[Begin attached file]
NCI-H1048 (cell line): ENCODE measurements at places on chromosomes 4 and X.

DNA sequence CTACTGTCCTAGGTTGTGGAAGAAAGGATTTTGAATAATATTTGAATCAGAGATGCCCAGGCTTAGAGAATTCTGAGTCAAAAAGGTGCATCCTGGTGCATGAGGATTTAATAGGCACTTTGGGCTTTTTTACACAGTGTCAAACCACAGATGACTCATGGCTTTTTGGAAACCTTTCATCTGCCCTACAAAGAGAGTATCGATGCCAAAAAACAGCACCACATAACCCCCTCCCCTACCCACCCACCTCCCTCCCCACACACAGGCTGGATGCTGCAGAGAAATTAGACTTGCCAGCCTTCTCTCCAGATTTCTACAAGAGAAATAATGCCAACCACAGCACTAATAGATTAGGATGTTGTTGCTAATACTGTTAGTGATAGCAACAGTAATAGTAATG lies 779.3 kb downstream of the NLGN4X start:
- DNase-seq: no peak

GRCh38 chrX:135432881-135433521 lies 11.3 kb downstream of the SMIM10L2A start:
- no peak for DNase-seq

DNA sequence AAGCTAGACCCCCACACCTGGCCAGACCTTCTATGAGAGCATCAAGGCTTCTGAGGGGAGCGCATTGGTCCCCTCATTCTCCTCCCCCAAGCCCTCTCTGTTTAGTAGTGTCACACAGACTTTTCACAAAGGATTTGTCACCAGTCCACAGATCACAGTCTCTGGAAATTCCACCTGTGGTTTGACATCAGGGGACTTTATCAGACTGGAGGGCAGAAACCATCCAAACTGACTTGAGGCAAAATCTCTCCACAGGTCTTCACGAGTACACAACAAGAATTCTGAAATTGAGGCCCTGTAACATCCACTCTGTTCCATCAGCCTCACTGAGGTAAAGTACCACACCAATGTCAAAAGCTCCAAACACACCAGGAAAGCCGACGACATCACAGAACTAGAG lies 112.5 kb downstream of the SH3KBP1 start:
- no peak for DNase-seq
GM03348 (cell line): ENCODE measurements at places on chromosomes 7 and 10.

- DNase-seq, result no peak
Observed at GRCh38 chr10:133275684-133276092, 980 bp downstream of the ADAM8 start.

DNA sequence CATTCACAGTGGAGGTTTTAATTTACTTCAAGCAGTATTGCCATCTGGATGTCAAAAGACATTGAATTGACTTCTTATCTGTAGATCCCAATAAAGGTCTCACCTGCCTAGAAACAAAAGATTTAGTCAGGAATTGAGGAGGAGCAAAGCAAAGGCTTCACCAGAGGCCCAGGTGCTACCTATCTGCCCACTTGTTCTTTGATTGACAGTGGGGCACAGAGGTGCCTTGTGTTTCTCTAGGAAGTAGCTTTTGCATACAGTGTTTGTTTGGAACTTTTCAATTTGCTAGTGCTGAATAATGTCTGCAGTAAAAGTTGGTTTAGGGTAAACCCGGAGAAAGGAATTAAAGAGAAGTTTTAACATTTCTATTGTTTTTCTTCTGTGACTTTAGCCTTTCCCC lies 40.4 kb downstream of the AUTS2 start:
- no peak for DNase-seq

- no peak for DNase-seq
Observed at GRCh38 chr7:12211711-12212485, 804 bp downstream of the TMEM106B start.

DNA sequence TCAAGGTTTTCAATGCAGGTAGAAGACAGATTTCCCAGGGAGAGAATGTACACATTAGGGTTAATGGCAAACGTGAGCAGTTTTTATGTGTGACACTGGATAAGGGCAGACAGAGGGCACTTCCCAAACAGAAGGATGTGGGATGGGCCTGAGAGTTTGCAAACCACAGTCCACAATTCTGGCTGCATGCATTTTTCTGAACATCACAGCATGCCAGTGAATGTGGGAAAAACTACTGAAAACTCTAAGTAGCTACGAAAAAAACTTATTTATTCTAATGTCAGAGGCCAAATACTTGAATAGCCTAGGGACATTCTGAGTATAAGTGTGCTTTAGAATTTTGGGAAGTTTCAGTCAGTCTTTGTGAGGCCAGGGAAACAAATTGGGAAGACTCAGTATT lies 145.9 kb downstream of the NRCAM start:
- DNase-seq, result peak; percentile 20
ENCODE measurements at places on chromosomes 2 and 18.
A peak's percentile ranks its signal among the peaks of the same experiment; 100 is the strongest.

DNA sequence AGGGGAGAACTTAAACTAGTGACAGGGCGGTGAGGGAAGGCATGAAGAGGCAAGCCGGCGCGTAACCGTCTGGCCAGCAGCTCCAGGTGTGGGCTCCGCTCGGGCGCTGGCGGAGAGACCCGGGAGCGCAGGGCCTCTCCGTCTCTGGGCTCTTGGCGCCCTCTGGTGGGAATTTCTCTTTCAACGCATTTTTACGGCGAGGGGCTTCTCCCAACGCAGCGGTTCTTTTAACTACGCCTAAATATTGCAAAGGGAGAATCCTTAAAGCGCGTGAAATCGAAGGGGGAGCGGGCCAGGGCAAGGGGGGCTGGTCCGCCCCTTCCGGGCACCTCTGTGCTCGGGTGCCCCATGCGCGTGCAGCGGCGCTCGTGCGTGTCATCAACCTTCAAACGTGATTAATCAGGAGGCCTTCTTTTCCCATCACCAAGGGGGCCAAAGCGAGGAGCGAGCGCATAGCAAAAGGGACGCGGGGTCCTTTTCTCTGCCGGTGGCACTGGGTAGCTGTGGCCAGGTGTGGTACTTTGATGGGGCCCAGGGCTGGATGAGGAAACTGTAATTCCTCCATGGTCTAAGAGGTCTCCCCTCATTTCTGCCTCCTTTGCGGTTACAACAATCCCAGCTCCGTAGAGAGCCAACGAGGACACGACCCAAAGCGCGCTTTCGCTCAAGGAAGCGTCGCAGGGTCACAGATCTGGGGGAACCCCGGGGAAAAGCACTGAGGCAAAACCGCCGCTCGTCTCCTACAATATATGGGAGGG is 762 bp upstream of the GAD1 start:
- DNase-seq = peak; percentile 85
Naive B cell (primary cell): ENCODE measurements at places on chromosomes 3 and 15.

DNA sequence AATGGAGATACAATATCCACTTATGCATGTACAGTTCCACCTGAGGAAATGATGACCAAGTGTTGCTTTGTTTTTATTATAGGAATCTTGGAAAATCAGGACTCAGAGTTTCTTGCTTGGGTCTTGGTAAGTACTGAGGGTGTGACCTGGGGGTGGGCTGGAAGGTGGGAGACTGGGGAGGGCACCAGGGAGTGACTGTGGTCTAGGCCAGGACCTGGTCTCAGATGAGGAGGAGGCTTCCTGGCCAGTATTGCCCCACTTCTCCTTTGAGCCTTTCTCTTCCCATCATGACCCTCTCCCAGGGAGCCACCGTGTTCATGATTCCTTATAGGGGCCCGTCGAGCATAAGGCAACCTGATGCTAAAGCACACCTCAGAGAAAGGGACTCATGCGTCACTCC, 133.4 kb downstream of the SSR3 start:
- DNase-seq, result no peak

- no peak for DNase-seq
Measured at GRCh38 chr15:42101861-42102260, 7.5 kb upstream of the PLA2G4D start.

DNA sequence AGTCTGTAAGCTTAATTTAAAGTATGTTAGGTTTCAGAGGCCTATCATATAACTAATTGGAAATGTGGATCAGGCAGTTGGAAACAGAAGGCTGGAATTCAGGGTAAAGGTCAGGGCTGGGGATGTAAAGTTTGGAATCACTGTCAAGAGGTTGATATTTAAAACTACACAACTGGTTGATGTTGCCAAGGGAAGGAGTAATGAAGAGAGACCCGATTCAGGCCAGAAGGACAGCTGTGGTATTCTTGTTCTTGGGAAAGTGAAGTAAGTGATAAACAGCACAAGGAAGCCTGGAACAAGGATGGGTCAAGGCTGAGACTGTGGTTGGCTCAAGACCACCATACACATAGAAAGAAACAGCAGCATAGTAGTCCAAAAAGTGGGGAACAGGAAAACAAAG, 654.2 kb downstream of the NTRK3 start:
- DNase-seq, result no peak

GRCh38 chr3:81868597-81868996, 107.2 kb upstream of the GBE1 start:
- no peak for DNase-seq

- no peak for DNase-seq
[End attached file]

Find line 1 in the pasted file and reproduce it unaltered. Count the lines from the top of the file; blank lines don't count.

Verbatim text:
NCI-H1048 (cell line): ENCODE measurements at places on chromosomes 4 and X.